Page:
Fall Festivities and Students with Allergies

September 29, 2020 12:02 PM | Anonymous
With the school year in full swing, most students are looking forward to the next big holiday, Halloween.  Many schools may schedule special days for dressing up or classroom parties.  Students enjoy dressing up, laughing with friends and hope to go home with lots of candy.  However, for many, Halloween is just the beginning of food focused holidays which can bring about anxiety and stress for students with food allergies.  The Food Allergy Research and Education (FARE) website reports that 1 in 13 students, two per classroom, has a life-threatening food allergy.  Although virtually any food can cause an allergic reaction, the most common food allergens, also called the “Top 8”, are: peanut, tree nut (such as almond, pecan, walnut, etc), milk, wheat, egg, soy, fish and shellfish.  Food allergies are not the same as food intolerances or “picky eaters”.  For students with a food allergy, even the smallest amount of the allergen could trigger a reaction that may lead to death.  This reaction may include hives, itching, swelling of the face and hands, vomiting, diarrhea, trouble breathing, etc.  For food allergic students, any classroom activity, party, or reward that involves food is a potential for an allergic reaction.  Students may feel constant anxiety in situations involving food.  No one wants to experience an allergic reaction, especially not in front of peers.  Students may also fear of being excluded or appearing different from their peers and this can cause added stress.  The Teal Pumpkin Project, inspired by the Food Allergy Community of East Tennessee (FACET), was created to promote ways to include all students.  Some steps you can take:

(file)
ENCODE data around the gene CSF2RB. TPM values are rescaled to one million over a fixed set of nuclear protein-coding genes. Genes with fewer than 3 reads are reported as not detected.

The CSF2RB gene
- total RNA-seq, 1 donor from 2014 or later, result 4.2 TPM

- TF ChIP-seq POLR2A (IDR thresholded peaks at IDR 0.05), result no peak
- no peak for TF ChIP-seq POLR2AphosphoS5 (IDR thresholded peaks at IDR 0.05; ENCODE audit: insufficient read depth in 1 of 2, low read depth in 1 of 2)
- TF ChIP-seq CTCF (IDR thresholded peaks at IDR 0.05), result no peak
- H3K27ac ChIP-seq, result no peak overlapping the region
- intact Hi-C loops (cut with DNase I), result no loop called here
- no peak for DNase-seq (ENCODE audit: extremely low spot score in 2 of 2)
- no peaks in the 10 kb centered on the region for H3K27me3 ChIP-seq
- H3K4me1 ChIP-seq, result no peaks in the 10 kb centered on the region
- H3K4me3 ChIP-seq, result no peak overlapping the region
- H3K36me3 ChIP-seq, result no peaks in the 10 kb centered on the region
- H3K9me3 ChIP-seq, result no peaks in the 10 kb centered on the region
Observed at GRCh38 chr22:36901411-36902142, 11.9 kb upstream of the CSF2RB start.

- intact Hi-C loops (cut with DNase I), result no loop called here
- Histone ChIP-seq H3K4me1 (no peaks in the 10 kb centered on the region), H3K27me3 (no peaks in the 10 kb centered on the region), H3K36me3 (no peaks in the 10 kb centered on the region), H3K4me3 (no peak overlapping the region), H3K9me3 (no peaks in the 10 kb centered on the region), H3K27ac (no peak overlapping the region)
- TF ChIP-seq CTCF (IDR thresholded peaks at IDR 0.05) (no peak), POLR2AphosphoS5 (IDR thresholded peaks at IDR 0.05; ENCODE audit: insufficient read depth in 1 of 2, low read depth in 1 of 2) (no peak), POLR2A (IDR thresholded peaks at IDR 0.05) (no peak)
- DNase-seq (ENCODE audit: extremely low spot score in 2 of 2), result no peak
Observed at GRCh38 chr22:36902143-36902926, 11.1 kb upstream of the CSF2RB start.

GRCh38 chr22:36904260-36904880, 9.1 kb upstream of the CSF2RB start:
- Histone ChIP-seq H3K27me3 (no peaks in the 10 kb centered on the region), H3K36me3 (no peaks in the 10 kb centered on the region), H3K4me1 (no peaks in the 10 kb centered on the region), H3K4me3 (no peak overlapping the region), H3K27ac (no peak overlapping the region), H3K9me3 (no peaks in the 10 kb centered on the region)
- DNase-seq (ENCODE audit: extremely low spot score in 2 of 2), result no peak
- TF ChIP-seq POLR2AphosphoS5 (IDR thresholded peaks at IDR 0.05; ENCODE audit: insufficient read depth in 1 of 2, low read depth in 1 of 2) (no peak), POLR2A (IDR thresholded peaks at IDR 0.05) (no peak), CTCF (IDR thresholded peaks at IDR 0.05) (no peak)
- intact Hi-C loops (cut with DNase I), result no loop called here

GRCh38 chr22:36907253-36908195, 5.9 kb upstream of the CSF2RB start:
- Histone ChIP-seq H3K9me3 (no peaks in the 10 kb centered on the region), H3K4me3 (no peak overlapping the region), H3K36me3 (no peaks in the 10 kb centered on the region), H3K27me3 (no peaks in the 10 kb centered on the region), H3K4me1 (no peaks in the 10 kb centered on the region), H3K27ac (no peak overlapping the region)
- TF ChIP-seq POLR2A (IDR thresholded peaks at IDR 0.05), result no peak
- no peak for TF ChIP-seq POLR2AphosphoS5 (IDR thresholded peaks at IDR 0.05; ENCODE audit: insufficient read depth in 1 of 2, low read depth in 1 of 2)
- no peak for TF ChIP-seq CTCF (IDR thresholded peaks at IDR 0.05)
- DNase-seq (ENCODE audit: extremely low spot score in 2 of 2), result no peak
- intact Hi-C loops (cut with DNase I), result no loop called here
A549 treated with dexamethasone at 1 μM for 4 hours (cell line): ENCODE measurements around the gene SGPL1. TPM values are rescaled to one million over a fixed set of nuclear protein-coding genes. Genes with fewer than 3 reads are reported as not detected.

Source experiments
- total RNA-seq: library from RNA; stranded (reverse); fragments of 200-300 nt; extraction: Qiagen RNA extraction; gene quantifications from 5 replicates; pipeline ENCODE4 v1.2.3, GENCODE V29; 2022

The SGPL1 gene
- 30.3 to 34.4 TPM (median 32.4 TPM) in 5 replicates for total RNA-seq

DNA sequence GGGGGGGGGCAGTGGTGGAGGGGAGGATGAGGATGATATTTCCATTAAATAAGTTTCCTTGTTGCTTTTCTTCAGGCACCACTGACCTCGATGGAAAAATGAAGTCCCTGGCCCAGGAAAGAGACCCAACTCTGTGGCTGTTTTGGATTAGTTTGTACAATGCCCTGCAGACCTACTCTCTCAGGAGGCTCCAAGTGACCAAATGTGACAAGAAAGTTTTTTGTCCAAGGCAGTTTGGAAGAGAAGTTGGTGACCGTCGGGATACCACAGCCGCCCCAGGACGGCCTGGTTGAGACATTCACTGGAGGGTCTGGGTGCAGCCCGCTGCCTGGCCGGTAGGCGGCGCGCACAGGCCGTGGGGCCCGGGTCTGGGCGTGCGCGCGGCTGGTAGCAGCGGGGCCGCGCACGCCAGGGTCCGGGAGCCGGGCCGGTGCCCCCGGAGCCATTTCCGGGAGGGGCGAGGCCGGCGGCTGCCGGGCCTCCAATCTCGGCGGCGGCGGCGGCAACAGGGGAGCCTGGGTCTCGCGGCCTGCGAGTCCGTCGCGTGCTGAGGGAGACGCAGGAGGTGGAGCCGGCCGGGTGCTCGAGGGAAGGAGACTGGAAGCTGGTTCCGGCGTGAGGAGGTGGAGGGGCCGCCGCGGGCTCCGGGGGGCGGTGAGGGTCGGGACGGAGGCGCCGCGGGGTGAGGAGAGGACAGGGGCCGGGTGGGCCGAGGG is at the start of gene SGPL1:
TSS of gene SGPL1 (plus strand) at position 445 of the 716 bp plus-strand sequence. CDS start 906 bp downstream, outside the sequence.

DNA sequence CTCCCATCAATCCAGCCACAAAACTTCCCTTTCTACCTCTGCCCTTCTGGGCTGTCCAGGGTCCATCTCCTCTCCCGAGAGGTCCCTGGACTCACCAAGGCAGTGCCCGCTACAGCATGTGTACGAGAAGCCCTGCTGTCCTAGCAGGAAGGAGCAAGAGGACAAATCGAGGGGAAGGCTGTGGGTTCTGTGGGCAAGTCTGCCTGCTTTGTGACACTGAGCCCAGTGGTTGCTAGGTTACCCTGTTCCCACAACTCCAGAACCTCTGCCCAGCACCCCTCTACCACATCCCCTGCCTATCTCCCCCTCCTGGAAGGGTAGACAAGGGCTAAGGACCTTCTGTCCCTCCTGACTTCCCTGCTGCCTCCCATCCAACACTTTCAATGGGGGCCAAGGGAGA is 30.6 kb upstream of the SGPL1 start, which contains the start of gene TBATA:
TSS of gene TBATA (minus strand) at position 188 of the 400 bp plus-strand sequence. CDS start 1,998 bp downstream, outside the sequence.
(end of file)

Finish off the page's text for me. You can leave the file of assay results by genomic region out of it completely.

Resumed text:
1. Provide non-food treat options for rewards  (stickers, bouncy balls, pencils, plastic rings, etc)
  2. Place a teal pumpkin (the color of food allergy awareness) in office, classroom and front porch
  3. Spread the word about the Teal Pumpkin Project with friends and family
  4. Conduct non-food activities and classroom projects
For more information: https://www.foodallergy.org/education-awareness/teal-pumpkin-project or https://www.foodallergy.org/
Bethany Erb
School Counselor
Montgomery Central High School
Food Allergy Mom/Advocate

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